Cisco and IBM team to provide voice-over-IP package

Cisco Systems Inc. and IBM Corp. recently announced a package deal that could help businesses quickly roll out IP voice in a small or midsize office.

The turnkey package, which includes Cisco IP telephones and IP PBX software bundled with an Intel Corp.-based IBM server, will give customers a complete package to deploy a voice-over-IP application. The package is aimed at enterprise branch-office customers where the technology is starting to catch on.

Observers say the bundle could also be a sign that Cisco is looking to off-load the server hardware side of the voice-over-IP business to other partners.

With this bundle, Cisco is certifying its CallManager IP PBX software will run on IBM’s eServer xSeries 330. The package deal includes an IBM xSeries 330 with Windows 2000 running Cisco CallManager 3.0 (which can support 2,500 IP voice users on a single server), Cisco 7910 IP telephones, and planning and installation services from IBM Global Services, which will sell the product bundle and support all the products.

While many integration firms, such as Electronic Data Systems Corp. and Predictive Systems Inc., sell and support Cisco-based voice-over-IP packages, IBM is the first hardware and services partner to team with Cisco on an enterprise voice-over-IP offering. So far, IBM’s servers are the only third-party hardware platform on which Cisco has certified its CallManager software to work.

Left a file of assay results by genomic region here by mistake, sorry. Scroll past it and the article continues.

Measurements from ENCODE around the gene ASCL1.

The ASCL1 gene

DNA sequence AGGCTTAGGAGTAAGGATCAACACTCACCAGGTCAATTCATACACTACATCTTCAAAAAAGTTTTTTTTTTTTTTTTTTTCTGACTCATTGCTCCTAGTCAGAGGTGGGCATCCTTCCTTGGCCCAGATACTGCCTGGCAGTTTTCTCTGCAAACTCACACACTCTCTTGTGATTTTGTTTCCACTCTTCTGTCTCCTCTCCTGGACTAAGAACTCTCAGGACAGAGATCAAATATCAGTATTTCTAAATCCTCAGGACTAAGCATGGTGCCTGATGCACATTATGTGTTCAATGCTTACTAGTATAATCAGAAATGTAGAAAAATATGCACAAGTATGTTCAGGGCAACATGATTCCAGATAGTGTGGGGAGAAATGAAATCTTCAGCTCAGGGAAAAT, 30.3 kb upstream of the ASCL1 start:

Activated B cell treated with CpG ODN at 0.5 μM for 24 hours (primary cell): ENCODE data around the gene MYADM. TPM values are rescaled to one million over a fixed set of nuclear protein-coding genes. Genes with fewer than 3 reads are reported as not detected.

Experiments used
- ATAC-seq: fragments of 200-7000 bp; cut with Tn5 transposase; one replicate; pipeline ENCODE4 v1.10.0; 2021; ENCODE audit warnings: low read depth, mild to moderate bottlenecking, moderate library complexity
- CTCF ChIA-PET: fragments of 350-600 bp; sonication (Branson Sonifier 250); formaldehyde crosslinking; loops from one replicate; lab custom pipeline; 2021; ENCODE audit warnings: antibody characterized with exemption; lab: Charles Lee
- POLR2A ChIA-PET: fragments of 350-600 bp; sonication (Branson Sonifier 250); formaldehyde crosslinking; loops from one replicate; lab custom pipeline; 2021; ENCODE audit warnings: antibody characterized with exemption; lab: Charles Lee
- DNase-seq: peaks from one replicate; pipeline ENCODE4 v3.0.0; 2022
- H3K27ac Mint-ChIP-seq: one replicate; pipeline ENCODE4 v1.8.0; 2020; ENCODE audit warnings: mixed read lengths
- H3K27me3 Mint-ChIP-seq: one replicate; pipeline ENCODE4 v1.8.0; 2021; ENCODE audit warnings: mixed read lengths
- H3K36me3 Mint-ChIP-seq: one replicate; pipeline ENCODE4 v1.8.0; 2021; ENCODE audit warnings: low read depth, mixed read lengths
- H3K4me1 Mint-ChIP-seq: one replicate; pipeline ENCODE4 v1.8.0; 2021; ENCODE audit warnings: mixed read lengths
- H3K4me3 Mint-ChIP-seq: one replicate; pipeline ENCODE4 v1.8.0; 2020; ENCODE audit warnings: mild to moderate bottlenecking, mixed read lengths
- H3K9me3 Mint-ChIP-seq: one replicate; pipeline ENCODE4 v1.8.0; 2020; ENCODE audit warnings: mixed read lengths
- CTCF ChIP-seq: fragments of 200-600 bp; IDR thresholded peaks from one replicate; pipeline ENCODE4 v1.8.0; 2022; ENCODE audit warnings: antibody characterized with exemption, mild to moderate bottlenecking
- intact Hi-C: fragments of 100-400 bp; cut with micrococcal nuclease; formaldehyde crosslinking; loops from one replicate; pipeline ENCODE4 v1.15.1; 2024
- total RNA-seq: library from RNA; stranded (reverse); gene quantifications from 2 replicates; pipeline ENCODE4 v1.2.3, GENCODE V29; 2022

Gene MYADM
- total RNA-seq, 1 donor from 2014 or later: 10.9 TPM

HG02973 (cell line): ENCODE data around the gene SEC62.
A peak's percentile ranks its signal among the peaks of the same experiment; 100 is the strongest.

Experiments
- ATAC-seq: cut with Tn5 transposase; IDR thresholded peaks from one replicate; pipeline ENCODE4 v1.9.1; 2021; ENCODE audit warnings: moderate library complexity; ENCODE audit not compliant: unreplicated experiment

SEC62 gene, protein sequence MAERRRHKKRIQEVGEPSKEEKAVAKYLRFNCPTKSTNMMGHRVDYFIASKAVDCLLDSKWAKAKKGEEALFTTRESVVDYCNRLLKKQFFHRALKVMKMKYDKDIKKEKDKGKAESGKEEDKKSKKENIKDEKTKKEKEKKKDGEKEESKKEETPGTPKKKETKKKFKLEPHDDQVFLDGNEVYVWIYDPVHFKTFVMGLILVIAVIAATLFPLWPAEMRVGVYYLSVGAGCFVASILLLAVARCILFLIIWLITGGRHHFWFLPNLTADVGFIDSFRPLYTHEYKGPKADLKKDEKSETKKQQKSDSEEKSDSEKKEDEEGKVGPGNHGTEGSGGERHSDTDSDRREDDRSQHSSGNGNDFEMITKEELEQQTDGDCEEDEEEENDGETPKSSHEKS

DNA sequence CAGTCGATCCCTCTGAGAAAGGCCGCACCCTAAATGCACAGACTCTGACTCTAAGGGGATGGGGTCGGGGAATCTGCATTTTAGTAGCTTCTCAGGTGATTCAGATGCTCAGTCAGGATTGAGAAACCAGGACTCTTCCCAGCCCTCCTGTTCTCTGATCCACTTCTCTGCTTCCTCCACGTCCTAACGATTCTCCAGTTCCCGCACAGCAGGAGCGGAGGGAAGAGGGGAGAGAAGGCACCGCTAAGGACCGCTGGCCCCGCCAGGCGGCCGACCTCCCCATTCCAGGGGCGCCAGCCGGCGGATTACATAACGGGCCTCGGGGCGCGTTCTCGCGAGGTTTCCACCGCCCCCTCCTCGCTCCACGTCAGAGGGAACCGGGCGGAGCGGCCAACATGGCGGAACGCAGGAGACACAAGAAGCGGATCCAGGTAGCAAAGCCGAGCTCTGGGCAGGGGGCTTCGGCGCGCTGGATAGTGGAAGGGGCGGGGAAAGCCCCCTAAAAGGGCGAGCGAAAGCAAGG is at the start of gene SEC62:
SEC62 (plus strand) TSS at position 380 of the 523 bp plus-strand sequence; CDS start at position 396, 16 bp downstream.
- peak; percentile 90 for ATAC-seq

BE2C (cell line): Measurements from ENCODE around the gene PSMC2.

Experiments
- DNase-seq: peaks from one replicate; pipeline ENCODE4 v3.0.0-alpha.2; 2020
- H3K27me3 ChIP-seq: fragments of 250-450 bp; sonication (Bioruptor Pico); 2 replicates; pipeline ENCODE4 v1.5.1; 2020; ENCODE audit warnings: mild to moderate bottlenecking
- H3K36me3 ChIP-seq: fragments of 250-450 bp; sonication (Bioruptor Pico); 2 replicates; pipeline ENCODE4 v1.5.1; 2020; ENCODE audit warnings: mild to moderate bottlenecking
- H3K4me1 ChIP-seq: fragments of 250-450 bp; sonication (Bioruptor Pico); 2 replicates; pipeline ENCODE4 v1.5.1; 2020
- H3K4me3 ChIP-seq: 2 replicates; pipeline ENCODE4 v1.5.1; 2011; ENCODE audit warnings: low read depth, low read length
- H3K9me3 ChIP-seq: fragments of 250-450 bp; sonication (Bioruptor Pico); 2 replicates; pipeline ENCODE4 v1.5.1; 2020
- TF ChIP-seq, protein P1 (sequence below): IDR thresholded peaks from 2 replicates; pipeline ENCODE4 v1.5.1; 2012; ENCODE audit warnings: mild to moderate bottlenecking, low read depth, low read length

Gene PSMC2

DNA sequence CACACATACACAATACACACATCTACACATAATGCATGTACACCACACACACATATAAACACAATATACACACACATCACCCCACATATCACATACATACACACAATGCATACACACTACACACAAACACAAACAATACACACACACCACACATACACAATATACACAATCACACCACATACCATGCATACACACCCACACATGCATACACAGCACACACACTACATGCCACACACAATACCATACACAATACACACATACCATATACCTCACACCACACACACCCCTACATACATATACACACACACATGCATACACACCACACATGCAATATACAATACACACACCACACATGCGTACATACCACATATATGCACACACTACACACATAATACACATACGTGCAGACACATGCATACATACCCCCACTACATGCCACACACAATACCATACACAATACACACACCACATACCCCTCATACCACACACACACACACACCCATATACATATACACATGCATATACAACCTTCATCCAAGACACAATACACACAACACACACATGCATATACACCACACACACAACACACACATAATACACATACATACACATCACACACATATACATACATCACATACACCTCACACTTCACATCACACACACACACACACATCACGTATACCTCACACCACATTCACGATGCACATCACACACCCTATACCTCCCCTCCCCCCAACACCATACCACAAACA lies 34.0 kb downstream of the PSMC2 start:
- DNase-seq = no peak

In the past, Cisco has only sold CallManager with its own brand of Windows-based server hardware, such as the Media Convergence Server. When Cisco entered the voice-over-IP market, some observers questioned how long it would be before the switch and router vendor would look to partner with other companies to help provide products such as telephony server hardware.

Cisco’s VoIP success

Since getting into the IP telephony market two years ago, Cisco has seen quick success in selling its voice-over-IP products into its vast installed base of IP LAN equipment customers. The firm was the top vendor of IP phones in the first quarter of this year and second in IP PBX system shipments (behind 3Com), according to Cahners In-Stat Group and Phillips Group, respectively.

One Cisco customer that has layered voice over IP on top of its IP network is the state of Arizona’s Office of the Auditor General, which installed Cisco CallManager servers in three of its offices in December.

The office had upgraded its Cabletron hubs and routers to a switched Cisco infrastructure the year before, and decided to go with Cisco voice over IP to replace separate, leased telephone systems in its Phoenix and Tucson offices.

Now all the office’s workers are on the same four-digit dialing scheme and have a common voice mail system, says Joe Moore, director of IT for the state.

“We treat voice just like another service or application on the network,” Moore says. “It’s very easy to manage.” While Moore’s entire staff is located in Phoenix, administrators can access CallManager server located across town and in Tucson via a Web browser, he adds.

The IBM xSeries 330 CallManager server with support for up to 500 users is available at a base price of $2,200.

According to research firm International Data Corp., IP PBX systems will account for 19 percent of the almost $10 billion worldwide office telephone system market by 2004, up 7.2 per cent from this year. IP PBXs like Cisco’s CallManager, as well as products from 3Com Corp., Avaya Inc., NEC Corp., Nortel Networks Corp., Shoreline Communications Inc. and Siemens AG, will become more common in enterprise networks over the next several years, IDC says, as customers look to replace aging circuit-switched PBX systems with server-based IP products.

IBM can be reached at and Cisco is at http://

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